On the occasion of Mahashivratri:
What does Shiva mean? From written and unwritten sources, from Tantrik and Vedic texts, from shrutis and smritis, we get three meanings of the term Shiva. The first and most important meaning of Shiva is “welfare”. Shivamastu means the same as Kalyanamastu — “May you be blessed”.
Kalyanasundaram is the representation of Shiva embodying the true spirit of blessedness. He is said to serve all life forms with five faces, two on the left as Vamadeva and Kalagni; two on the right as Daksineshvara and Ishana and one in the centre as Kalyanasundaram, the Supreme Controller.
Shiva is Daksineshvara because He is showering daksina or compassion upon all creation. That is the special role allotted to Daksineshvara. Ishana is responsible for controlling all the jivas, individual beings, with meticulous care. And Kalyanasundaram, the face in the centre, plays the role of controlling all the faces. Kalyanasundaram’s only purpose is to promote the greatest welfare of all living beings.
As Vamadeva, Shiva is terrible — He is Rudra — “one who teaches others by making them shed tears”. But the underlying purpose is to teach people, not to harm them. The other face, Kalagni, also subjects people to torture, but there also, the main purpose is to teach them, to promote their welfare. Now here also, the central face, Kalyanasundaram, controls the two roles of Vamadeva and Kalagni. He is Sundaram, beautiful, because He promotes kalyana or welfare. Hence Kalyanasundaram.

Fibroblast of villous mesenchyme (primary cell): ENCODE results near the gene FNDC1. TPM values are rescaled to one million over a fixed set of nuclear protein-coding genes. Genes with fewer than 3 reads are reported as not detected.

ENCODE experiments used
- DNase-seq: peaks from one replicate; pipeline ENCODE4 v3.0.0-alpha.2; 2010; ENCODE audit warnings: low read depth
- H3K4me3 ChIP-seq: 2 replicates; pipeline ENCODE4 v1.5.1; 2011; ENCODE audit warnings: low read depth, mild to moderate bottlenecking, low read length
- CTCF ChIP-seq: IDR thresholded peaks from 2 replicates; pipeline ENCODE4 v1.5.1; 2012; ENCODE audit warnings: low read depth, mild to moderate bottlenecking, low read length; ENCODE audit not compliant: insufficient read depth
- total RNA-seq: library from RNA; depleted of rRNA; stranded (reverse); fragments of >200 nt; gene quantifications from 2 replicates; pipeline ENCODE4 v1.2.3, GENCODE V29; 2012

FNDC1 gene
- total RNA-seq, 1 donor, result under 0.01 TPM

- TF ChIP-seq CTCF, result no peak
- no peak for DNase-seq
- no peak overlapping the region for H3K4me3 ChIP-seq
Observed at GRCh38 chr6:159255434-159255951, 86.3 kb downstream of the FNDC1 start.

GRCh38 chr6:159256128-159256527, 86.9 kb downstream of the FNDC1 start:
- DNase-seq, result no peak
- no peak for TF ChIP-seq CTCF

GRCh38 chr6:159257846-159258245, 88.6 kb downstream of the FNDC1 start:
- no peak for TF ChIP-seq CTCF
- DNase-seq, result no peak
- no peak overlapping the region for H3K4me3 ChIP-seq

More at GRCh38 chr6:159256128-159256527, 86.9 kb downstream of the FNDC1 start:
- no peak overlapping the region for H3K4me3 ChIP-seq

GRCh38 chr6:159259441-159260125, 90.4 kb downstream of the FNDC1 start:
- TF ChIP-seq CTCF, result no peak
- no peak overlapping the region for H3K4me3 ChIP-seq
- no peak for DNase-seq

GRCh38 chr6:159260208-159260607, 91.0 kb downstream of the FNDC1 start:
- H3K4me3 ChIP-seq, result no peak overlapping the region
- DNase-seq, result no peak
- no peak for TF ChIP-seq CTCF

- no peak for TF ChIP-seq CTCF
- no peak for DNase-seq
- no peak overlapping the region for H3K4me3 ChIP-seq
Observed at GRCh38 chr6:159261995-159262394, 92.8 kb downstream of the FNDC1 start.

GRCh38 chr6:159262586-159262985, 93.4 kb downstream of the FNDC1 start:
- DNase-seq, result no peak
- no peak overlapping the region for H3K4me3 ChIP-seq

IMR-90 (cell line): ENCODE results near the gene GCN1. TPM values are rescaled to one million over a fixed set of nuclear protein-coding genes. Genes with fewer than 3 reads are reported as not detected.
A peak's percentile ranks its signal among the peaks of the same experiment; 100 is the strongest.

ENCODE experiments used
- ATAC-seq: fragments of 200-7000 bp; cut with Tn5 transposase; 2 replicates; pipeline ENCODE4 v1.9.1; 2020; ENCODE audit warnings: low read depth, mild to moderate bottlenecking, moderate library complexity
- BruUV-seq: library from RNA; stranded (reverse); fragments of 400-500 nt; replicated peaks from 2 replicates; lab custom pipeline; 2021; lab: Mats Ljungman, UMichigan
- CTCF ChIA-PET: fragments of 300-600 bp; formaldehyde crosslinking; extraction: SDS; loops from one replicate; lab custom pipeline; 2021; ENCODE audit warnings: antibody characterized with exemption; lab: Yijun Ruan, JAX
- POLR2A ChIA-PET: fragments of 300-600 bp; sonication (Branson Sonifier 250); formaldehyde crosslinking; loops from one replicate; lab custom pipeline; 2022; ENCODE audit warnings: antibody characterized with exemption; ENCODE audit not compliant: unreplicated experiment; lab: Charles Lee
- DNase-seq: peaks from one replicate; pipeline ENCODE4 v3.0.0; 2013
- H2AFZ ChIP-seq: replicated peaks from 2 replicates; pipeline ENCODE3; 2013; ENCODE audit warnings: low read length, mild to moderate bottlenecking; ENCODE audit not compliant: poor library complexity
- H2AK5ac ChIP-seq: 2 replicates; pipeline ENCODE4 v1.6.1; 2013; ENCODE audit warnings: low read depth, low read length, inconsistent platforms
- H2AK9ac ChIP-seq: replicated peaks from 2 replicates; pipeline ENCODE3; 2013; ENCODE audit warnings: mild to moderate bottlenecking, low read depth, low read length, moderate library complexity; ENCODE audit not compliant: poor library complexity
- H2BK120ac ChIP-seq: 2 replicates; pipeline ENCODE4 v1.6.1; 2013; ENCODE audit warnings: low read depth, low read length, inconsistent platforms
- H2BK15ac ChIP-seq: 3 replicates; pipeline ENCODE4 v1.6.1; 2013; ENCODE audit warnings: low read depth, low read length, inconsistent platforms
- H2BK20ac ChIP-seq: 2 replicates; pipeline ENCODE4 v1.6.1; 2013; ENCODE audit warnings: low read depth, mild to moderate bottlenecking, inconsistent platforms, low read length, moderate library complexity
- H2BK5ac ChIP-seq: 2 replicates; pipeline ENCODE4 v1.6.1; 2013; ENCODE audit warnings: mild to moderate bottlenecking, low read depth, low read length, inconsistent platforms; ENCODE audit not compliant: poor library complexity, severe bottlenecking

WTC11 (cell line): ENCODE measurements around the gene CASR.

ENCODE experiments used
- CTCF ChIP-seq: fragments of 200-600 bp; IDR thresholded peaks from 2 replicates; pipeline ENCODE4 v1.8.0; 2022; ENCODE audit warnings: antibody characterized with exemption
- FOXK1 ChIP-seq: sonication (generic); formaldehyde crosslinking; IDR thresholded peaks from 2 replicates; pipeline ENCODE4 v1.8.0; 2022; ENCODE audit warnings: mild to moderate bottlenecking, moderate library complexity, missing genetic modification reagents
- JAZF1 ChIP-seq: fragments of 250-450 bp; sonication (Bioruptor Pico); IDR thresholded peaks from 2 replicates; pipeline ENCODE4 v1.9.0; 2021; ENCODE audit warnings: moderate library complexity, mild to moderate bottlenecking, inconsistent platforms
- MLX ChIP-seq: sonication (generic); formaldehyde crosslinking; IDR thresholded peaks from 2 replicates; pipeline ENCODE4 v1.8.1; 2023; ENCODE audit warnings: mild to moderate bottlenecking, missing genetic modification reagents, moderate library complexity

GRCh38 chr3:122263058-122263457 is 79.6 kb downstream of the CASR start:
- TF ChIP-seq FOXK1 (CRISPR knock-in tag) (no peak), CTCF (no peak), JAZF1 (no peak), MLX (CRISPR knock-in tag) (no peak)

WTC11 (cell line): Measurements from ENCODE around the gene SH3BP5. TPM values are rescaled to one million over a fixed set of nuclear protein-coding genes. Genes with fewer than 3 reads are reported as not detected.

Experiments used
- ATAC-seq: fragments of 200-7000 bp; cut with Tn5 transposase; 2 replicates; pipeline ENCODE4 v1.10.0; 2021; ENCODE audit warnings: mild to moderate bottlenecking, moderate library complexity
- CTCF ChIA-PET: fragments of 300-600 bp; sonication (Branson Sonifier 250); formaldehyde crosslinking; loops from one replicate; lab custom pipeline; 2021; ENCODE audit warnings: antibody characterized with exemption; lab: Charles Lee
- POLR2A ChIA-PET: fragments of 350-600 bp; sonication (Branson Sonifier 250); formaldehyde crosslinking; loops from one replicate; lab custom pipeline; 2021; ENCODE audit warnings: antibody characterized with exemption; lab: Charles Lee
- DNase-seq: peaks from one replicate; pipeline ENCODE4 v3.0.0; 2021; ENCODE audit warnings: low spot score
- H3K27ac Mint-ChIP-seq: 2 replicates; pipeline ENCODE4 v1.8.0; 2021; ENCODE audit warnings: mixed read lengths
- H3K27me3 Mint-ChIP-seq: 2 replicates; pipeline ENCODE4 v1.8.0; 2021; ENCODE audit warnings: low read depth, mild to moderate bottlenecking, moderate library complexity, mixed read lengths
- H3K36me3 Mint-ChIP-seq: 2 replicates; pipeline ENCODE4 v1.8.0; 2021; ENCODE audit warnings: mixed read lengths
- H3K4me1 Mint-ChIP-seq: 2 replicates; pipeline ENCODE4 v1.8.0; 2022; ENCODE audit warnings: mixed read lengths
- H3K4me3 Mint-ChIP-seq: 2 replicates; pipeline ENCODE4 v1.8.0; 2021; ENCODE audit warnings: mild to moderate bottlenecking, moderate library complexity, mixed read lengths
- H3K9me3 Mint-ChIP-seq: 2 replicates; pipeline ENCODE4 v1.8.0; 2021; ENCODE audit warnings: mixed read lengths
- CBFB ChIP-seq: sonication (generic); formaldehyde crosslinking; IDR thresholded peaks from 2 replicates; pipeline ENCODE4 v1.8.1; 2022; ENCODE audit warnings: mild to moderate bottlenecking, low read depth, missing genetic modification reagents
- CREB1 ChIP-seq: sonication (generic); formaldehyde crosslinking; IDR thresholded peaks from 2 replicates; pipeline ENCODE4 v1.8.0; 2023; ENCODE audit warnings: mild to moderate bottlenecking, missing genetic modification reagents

Shiva is both severe and tender. He is tender, so naturally people love Him. Although He is severe, people still adore Him, because underlying His apparent severity there is tenderness. Thus the role of Shiva is predominantly the role of promoter of welfare. So the first meaning of the term Shiva is “welfare”.
The second meaning of the term Shiva is “cognition in its zenith status”, the Supreme non-attributional process, beyond the faculties of all existential bondages.
The third meaning is Sadashiva, who, by His holy birth, consecrated, as it were, every particle and utilised His whole life for the sole purpose of advancing the cause of universal welfare of not just humans but all life. Hence he is called Sadashiva: Sada means always and Shiva, welfare. He is one whose only vow of existence is to promote the all-round welfare of all living beings.
Here is a question: In the night of blinding darkness, do humans alone aspire to feel the soothing touch of light? No, all want it. All seek to grow out of the oblivion of existential darkness into the warmth of life, to experience finally the fulfilment of their life’s urges.
Up until this day, human beings have not made a proper appraisal of this great noncorporeal power, Shiva, who gave human beings their first opportunity to experience the sweet joy of fulfilment of all their longings. No one has discussed Him much up until now. Why people failed to make this appraisal is irrelevant today. It is the firm duty of every individual to know and evaluate the exact contribution of Shiva, and in this process of evaluation, we cannot ignore the phenomenon of Supreme Light.
One may derive some joy from a bright ray emanating from a shining entity, but without the entity itself, the bliss will not be complete.